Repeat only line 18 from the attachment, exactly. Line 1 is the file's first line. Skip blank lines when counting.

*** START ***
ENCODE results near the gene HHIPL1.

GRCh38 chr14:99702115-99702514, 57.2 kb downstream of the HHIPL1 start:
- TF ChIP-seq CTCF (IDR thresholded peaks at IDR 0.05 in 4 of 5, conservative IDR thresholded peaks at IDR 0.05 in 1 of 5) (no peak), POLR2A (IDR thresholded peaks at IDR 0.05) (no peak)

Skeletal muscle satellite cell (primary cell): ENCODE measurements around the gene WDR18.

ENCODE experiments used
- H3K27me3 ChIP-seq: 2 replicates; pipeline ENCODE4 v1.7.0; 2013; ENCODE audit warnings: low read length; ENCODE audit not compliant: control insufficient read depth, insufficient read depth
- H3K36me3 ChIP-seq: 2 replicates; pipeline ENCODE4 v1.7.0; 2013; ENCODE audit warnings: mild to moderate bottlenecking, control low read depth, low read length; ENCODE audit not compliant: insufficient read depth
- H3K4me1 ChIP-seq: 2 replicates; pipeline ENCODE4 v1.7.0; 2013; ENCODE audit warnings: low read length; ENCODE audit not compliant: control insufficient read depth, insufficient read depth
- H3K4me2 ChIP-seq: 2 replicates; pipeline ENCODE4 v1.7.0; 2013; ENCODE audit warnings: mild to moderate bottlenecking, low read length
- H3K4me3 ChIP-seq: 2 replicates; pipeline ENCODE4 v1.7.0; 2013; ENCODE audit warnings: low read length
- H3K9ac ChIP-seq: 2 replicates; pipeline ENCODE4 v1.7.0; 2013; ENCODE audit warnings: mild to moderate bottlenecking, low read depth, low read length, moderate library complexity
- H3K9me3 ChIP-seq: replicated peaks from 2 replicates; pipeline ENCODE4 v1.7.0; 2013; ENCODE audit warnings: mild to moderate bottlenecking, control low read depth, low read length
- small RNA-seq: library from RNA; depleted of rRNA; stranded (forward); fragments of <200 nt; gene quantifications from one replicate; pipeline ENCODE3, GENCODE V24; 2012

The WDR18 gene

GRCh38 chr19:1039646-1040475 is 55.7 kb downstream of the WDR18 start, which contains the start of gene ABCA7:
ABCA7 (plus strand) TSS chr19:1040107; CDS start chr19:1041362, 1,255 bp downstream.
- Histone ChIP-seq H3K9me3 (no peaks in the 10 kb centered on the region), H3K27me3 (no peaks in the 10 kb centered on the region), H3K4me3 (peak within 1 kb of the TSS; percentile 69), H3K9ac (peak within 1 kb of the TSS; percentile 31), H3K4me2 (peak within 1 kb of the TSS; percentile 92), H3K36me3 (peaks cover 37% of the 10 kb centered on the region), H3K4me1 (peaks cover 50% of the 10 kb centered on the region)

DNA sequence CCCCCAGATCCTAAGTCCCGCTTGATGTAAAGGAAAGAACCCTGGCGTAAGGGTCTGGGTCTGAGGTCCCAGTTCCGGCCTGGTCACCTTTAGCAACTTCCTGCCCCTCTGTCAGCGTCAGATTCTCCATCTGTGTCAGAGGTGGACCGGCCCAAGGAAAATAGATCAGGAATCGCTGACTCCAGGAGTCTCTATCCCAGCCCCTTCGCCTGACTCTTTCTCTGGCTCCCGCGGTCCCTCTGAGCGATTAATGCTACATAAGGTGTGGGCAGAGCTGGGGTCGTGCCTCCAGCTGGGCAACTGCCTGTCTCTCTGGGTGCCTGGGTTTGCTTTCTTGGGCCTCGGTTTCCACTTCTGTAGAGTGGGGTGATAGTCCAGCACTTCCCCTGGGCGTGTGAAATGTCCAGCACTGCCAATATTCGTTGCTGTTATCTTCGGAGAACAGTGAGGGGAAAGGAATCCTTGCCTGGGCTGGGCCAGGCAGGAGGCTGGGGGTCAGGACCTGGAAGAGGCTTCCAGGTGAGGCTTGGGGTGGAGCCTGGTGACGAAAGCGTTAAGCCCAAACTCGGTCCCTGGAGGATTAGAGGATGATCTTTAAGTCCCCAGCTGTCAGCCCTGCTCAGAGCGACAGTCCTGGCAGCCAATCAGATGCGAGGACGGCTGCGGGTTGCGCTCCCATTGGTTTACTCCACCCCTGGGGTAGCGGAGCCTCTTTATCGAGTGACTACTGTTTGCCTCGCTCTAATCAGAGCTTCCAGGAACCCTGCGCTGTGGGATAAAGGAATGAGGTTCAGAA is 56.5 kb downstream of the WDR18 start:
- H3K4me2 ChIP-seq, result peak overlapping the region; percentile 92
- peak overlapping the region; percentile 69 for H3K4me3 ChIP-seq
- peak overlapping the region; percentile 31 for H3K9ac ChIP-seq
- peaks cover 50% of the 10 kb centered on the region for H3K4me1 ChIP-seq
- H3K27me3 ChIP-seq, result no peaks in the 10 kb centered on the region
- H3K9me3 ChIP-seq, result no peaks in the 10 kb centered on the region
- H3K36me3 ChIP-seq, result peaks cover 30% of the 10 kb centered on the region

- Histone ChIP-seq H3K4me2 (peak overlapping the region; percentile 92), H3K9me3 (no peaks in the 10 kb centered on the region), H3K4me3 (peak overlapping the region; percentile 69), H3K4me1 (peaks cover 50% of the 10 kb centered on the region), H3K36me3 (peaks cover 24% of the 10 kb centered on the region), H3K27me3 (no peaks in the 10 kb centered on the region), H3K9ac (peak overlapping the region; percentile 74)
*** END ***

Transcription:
DNA sequence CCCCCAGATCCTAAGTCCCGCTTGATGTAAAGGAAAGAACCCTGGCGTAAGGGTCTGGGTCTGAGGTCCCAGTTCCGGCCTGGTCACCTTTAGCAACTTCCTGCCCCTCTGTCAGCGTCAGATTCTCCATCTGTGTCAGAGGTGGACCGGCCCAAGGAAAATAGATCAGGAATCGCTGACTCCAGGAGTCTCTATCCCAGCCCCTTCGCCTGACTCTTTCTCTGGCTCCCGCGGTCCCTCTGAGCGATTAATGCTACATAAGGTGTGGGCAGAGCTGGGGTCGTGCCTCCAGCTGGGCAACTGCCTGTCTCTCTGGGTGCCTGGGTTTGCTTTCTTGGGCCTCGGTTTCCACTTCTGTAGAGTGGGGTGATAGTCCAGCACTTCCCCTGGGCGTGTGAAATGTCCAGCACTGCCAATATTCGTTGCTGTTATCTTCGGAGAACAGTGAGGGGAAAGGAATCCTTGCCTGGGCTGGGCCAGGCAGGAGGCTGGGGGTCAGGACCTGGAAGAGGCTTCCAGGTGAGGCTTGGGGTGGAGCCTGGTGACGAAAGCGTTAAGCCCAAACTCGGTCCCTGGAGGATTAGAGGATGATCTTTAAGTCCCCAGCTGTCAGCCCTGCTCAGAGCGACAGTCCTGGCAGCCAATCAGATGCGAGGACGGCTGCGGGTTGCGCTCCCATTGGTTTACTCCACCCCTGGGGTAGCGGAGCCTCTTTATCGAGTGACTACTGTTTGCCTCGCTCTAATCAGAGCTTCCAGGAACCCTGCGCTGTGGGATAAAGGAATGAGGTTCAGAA is 56.5 kb downstream of the WDR18 start: